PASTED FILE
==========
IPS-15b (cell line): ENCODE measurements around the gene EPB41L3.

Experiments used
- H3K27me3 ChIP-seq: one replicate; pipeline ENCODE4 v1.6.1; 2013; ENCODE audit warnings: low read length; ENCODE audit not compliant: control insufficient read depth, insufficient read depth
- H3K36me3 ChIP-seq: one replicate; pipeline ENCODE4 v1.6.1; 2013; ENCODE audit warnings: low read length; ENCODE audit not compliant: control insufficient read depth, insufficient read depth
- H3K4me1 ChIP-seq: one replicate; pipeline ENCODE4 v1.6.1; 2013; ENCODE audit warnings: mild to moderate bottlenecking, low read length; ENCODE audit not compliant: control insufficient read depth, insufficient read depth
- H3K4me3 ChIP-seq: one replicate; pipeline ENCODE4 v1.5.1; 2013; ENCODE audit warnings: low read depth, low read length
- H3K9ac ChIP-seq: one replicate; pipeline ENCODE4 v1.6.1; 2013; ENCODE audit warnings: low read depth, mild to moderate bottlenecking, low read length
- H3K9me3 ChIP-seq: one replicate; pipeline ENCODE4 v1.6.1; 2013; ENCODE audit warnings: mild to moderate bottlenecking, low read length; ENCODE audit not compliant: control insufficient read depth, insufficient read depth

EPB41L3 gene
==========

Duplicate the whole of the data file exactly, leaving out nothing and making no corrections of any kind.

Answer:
IPS-15b (cell line): ENCODE measurements around the gene EPB41L3.

Experiments used
- H3K27me3 ChIP-seq: one replicate; pipeline ENCODE4 v1.6.1; 2013; ENCODE audit warnings: low read length; ENCODE audit not compliant: control insufficient read depth, insufficient read depth
- H3K36me3 ChIP-seq: one replicate; pipeline ENCODE4 v1.6.1; 2013; ENCODE audit warnings: low read length; ENCODE audit not compliant: control insufficient read depth, insufficient read depth
- H3K4me1 ChIP-seq: one replicate; pipeline ENCODE4 v1.6.1; 2013; ENCODE audit warnings: mild to moderate bottlenecking, low read length; ENCODE audit not compliant: control insufficient read depth, insufficient read depth
- H3K4me3 ChIP-seq: one replicate; pipeline ENCODE4 v1.5.1; 2013; ENCODE audit warnings: low read depth, low read length
- H3K9ac ChIP-seq: one replicate; pipeline ENCODE4 v1.6.1; 2013; ENCODE audit warnings: low read depth, mild to moderate bottlenecking, low read length
- H3K9me3 ChIP-seq: one replicate; pipeline ENCODE4 v1.6.1; 2013; ENCODE audit warnings: mild to moderate bottlenecking, low read length; ENCODE audit not compliant: control insufficient read depth, insufficient read depth

EPB41L3 gene